How then to structure opportunities? Three pathways are briefly considered.
The first opportunity is for Melbourne’s water corporations to support development of the necessary infrastructure to pipe water to farmers who wish to develop carbon credits. A key challenge is that farms that wish to develop carbon credits may not be conveniently located. The inevitable delay between developing infrastructure and the flow of income from carbon credits would result in additional debt burden on the Victorian Government which is already experiencing fiscal challenges.
A second option is a traditional Private Public Partnership (PPP). PPPs have been commonly used to build infrastructure, with Melbourne’s toll roads being well-known examples. A challenge with PPP models is that the development of carbon credits is not a single project to be delivered at a set time. The development of carbon credits will involve many projects, over many years. The investment return expectations of investors do not align with the likely revenues from carbon credits.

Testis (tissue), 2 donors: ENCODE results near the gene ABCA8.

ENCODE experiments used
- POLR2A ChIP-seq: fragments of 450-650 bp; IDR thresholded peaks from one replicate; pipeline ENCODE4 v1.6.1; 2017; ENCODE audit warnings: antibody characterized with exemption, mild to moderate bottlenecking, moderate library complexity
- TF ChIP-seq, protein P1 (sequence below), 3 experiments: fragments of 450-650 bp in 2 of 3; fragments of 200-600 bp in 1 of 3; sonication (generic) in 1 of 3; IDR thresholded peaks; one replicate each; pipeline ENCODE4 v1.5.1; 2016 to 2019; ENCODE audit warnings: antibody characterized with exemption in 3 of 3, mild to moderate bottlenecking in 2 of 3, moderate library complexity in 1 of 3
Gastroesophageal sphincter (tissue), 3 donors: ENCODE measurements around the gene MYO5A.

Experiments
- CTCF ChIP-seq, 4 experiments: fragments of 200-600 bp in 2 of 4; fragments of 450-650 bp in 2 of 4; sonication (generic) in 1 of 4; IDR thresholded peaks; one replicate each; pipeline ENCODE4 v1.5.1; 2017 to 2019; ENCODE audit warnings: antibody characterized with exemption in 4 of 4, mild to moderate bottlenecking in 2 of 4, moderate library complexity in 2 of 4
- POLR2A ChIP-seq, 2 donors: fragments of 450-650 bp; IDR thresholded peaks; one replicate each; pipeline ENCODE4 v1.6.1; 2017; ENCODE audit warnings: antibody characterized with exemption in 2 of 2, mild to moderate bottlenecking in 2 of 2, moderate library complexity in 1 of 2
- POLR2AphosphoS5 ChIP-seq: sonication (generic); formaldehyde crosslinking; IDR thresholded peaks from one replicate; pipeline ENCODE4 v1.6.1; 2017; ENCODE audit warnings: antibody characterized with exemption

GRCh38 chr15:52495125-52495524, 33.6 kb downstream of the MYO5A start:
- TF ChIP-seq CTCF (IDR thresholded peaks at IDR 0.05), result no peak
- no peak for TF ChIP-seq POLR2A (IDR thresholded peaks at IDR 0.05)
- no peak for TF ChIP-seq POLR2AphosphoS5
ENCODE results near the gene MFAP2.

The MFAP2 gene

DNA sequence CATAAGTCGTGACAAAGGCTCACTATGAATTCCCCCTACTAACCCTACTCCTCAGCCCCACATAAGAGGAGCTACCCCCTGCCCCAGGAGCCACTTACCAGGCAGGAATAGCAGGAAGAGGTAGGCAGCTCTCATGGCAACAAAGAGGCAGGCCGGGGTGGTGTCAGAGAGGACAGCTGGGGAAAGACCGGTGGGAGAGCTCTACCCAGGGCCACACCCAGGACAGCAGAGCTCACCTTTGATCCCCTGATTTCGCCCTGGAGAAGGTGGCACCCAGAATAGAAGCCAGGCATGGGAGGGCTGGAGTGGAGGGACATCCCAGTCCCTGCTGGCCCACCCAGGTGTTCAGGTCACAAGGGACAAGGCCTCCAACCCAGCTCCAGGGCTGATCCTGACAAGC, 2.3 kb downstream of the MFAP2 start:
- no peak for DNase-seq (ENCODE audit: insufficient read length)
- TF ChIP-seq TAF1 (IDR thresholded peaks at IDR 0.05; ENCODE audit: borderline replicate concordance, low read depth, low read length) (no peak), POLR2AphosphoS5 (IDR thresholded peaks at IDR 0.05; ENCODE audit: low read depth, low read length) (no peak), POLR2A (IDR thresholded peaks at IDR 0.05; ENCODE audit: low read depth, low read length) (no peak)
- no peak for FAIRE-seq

The third option is to consider the development of a modern mutual. Mutuals can be regarded as the ‘missing middle’ of Australia’s financial system. Historically, mutuals played a significant role in financing communities. Mutuals such as AMP, National Mutual, IOOF, Manchester Unity as well as scores of building societies and credit unions were a core fabric of Australia’s financial system. Today, for a variety of reasons including the sophistication of financial services, mutuals have largely disappeared from the finance sector. Where mutuals remain outside of finance, they have proved resilient to economic fluctuations. An example is the RACV, which has continued to develop new member services supported by its mutual structure.